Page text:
For the second time this month, Viacom appears to have either stepped aside or been edged out of bidding on a hot techie website - the sort of misstep that apparently got the last CEO, Tom Freston, fired. (The first came just two weeks ago, when News Corporation scooped up ring-tone giant Jamba.)
Per the Wall Street Journal today, news comes that Facebook is engaged in some heavy petting with Yahoo!, with the No. 2 search company said to be offering a billion dollars.
Keep in mind, two years ago, this company was being run by a Harvard undergrad who was just trying to get laid.
Beyond any extension of Viacom's presence on the web, there are other reasons why social networking sites are intensely erotic to old media: They pay for themselves.
Considering this: MySpace just added its hundred millionth registered user, which is probably why, per the Journal, a recent advertising alignment with Google will haul in a dizzying amount of free cash flow:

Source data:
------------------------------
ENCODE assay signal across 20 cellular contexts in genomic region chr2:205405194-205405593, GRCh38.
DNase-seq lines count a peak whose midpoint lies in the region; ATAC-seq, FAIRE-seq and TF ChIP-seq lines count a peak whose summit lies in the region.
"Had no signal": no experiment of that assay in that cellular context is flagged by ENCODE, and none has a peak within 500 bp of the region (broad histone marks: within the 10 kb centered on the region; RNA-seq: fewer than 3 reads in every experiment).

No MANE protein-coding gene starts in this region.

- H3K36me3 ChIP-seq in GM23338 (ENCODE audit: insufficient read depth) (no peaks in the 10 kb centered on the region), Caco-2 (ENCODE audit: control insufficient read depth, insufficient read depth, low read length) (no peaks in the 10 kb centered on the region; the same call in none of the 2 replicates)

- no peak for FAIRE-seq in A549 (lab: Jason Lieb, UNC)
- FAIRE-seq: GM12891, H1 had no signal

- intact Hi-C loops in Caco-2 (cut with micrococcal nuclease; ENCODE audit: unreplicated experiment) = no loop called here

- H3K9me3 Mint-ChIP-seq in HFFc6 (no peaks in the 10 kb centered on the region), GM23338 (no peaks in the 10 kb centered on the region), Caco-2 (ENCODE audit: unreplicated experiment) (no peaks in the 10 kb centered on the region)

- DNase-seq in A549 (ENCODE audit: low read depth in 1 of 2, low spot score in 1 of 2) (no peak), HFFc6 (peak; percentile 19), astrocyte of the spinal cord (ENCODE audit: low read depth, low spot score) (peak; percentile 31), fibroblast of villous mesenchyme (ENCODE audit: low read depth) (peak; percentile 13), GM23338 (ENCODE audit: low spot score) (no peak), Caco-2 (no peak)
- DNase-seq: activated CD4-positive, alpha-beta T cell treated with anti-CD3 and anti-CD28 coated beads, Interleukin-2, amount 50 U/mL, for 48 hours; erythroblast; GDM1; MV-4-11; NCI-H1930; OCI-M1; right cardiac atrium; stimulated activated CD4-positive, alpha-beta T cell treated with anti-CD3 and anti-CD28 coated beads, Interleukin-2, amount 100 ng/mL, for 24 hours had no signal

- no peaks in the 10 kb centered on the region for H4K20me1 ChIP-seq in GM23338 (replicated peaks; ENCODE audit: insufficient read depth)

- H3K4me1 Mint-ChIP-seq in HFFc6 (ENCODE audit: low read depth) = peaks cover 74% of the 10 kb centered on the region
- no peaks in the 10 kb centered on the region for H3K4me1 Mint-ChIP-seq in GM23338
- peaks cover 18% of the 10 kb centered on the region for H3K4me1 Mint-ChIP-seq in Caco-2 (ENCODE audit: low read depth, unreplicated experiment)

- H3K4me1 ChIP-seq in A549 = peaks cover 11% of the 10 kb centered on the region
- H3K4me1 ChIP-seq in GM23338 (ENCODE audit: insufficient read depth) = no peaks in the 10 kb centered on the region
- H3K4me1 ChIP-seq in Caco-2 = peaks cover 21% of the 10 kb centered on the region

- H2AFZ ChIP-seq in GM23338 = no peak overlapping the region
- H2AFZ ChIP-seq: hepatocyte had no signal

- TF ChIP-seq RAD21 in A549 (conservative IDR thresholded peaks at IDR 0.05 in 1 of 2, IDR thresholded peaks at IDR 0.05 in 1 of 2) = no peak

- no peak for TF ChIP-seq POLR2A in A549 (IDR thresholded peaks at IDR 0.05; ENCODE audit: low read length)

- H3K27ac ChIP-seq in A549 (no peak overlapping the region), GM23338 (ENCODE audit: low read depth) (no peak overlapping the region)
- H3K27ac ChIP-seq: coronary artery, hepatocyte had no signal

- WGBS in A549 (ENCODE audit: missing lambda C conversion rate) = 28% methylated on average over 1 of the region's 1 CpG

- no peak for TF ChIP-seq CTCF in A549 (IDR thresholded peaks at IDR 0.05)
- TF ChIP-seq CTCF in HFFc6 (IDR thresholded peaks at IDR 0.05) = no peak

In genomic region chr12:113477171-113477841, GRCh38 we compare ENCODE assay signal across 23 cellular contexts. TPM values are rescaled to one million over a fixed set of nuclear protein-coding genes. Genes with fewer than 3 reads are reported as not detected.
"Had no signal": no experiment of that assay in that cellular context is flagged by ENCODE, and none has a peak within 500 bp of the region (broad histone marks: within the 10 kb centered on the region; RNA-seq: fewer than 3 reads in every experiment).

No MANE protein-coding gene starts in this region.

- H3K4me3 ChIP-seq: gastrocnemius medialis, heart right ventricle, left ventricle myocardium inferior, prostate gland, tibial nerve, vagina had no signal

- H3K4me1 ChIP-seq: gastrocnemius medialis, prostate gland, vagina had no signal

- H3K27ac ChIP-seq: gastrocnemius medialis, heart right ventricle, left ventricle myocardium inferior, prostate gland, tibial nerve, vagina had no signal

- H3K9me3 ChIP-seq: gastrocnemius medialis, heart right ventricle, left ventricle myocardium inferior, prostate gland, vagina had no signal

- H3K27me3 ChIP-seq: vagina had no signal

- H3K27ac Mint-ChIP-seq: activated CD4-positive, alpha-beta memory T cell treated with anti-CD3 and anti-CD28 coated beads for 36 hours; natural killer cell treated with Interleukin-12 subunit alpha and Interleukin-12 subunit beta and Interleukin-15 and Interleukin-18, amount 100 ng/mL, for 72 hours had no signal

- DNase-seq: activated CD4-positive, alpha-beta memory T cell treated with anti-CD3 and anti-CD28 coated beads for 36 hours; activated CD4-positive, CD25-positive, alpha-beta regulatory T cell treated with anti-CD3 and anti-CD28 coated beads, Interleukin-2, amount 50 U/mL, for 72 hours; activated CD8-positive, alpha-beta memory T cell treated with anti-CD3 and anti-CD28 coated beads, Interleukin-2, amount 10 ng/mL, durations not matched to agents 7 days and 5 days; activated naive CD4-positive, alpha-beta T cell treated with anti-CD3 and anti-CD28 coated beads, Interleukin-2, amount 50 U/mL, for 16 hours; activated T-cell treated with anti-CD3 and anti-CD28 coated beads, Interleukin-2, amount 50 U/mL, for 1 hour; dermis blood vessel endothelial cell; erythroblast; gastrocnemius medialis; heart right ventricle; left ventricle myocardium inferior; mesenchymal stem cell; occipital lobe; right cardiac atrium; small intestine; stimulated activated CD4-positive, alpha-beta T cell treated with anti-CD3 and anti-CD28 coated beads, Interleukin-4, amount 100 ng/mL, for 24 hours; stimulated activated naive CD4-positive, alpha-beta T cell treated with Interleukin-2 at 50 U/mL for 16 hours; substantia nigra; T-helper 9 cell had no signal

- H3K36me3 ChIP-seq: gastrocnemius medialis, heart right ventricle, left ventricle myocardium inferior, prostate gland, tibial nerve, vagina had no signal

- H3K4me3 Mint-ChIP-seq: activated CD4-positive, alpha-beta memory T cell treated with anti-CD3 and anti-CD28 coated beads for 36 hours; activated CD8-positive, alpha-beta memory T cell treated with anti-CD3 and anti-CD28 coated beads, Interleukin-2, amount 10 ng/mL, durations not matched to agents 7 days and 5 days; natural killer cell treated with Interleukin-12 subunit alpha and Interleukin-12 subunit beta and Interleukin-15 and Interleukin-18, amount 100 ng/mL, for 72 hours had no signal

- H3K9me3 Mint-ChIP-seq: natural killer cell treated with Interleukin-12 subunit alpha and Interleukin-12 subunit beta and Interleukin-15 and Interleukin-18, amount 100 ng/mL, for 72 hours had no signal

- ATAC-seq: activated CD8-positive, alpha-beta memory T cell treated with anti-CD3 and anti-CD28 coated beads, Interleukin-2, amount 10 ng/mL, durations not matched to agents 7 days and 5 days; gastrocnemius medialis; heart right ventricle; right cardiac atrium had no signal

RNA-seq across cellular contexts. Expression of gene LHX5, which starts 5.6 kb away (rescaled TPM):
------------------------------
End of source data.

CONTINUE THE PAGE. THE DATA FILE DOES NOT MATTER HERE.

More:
"In August, Google guaranteed MySpace and some other News Corp. sites a minimum of $900 million in ad revenue over the next three and a half years."
Facebook made a similar deal after aborting talks with Yahoo! earlier in the year. It's haul? $200 million over three years. Which is not bad considering it gets five times fewer unique users a month.
The question is, why is Viacom passing on this? MySpace has already conquered the U.S., the U.K. and Australia. Yesterday, news came that it's headed to China. The Viacom media hydra had had talks with Facebook earlier in the year, but they broke off.
Isn't this that trophy that newly installed Viacom CEO Phillipe Dauman was never supposed to miss out on?